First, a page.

In 2010, Scott Monty, the head of social media for Ford Motor Company, had the amazing idea to launch their newly redesigned Ford Explorer exclusively via social media. This idea brought back an ROI of nearly three times higher than the average Super Bowl ad.

While this proved to be a major success, not every company has the time or resources of a Fortune 500 company. However, with social networks combining over 1 billion users and Google’s quest for providing the most personalized search results, social media should be on the marketing plan of every business.

So as a small business, where should you start?

1. Don’t Bite off More than you can Chew

Social networks are very successful at promoting a business through building a strong community of followers; however, if the community lacks a mediator then it can become a boiling pot of bad comments and a PR disaster.

To avoid this mishap, small business owners should only choose the social networks they have time to consistently update. This could mean having a face on every social network from YouTube to LinkedIn or merely having a Facebook page.

It is best to start small and choose the social network or networks that provide the highest ROI for their business, whether you are primarily in the business-to-business market and would benefit from LinkedIn or more in a business-to-consumer world and would do best with Facebook.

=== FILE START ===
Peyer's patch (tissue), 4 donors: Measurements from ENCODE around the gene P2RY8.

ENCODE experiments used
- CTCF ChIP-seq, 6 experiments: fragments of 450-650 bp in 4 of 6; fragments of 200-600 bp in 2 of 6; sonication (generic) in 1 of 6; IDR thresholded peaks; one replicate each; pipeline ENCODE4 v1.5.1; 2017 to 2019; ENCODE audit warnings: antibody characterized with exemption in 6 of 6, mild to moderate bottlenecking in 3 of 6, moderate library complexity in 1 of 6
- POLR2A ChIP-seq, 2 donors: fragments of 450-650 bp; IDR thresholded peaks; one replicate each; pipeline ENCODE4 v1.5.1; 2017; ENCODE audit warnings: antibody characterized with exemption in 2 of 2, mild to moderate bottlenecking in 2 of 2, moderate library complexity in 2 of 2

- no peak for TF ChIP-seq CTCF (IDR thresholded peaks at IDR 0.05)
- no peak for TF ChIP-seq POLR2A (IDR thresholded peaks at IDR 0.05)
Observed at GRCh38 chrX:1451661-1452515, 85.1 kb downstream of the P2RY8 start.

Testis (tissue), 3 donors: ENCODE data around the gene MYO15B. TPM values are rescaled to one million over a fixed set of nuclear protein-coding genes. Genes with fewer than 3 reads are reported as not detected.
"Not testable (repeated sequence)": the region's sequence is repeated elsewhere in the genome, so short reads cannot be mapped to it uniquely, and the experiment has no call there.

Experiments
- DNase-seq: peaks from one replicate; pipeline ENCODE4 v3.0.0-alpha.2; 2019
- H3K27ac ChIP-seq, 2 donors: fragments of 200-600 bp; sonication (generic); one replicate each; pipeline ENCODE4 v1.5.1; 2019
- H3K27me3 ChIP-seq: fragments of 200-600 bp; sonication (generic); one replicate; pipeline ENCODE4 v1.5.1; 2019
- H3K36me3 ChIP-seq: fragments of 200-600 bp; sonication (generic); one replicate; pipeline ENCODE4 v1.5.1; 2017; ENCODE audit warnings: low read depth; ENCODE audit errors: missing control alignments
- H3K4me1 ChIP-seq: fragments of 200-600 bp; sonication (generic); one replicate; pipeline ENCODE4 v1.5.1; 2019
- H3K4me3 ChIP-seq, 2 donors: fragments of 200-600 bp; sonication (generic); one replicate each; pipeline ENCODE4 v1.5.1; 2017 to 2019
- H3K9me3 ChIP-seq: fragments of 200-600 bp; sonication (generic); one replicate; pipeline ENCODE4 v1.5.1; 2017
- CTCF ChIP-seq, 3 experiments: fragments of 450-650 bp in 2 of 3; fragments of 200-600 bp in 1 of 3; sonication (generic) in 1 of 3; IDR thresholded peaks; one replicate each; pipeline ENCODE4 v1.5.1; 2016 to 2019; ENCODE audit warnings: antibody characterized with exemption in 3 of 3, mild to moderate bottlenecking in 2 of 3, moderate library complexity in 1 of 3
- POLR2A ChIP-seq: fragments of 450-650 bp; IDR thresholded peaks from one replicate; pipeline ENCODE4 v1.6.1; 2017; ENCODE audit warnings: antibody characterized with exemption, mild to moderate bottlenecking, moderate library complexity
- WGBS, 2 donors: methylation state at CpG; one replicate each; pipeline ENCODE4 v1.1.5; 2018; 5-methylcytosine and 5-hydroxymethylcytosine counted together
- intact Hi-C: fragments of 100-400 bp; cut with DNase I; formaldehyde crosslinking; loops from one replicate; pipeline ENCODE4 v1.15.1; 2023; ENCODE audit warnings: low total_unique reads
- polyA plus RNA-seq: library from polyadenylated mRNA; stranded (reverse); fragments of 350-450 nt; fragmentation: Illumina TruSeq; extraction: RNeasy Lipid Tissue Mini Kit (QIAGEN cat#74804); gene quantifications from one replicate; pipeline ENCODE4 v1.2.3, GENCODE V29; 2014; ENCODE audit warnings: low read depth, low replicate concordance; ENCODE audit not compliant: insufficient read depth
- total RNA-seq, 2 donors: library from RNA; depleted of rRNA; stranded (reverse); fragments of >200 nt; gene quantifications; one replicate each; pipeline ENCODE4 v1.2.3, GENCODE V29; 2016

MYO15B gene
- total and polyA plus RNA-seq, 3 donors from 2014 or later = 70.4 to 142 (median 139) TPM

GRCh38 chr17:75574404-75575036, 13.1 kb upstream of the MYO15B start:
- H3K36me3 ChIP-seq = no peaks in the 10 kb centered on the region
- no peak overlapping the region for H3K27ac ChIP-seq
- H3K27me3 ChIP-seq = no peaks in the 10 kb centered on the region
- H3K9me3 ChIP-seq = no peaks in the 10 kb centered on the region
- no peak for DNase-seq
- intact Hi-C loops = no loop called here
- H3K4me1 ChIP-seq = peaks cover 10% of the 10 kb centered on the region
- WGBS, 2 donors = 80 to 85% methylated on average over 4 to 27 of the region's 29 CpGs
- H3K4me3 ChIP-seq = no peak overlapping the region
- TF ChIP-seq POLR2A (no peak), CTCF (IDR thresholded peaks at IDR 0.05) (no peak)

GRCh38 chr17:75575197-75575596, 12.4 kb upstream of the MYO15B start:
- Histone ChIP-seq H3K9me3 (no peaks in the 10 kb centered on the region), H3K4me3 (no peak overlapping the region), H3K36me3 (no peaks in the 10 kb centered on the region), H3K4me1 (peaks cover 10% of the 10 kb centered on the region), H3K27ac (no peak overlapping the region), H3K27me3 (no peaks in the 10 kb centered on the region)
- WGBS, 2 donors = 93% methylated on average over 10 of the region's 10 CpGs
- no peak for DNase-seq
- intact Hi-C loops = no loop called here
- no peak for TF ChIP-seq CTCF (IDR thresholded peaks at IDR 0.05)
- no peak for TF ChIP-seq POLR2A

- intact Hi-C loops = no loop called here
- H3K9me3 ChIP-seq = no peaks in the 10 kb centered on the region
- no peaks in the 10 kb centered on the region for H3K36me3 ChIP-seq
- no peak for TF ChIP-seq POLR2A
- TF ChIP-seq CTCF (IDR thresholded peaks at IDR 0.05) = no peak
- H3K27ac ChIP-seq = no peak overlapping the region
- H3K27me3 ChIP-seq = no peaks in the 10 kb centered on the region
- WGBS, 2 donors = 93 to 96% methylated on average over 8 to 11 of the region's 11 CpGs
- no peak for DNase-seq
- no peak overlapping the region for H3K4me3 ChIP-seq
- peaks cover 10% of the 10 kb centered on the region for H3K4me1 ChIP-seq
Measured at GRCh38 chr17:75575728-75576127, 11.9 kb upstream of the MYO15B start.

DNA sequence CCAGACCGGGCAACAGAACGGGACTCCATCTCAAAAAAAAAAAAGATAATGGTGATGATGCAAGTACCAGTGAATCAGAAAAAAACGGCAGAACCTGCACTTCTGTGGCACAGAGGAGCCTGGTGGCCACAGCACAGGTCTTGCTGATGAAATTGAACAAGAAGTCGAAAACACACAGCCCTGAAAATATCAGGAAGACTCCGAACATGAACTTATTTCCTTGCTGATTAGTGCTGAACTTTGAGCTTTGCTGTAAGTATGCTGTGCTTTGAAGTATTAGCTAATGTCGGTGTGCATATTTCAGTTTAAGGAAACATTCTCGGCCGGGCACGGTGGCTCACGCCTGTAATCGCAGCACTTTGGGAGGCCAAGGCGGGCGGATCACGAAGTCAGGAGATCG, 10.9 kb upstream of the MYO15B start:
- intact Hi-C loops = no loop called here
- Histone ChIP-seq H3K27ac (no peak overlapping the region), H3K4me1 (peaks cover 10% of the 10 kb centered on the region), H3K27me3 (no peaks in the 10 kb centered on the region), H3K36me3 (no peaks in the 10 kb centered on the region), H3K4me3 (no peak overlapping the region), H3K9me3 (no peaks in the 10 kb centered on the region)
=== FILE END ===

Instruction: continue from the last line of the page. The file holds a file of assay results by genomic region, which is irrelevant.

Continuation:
2. Convey a Consistent Brand Image

Businesses should strive to consistently convey the same message on their social media platforms. Projecting a consistent message makes it easier for followers to gain trust in your company and increases the likelihood of creating brand advocates that will spread positive word of mouth about your company.

Keep in mind that this doesn’t mean to put the same status across every platform each time you post, but to provide a clear message of the company values with every post. It is actually a good practice to diversify the information in your posts across your platforms, since users expect different types of content with each social media channel.

3. Develop Brand Advocates

Once your build a strong community, you need to start benefitting from your current fans. Through rating current fans that are extremely vocal, you can develop brand advocates by offering these fans exclusive promotions such as badges, coupons, or even free products.

Klout is a great way to look into your fan base and see how just how vocal your members are. The higher the Klout score, the more vocal that person is, which means they have a higher likelihood of spreading your content. These are the types of consumers you want to turn into brand advocates.

4. Encourage Engagement

Your main goal with your social media campaign should be to build engagement. Customers want to be an integral part of the brands they are support, which is best done through offering content that gives them the opportunity to interact.

Engaging content includes multimedia, thought provoking posts, emotional comments, and posts with calls to action, such as questions, click “like”, and leave a comment to tell us what you think.

It is important for small businesses to realize that it isn’t necessary to hollow out your budget with a social media campaign in order for it to be a success. By building a strong community of followers through quality content and inexpensive ads, you will build a cult-like following in no time at all. As a small business, would you rather have 50,000 fans that didn’t care or 5,000 that were actively engaged?

Today’s guest post was written by Maya Szydlowski. She is a Web Reporter for Veterans United Home Loans, the nation’s leading VA loan provider.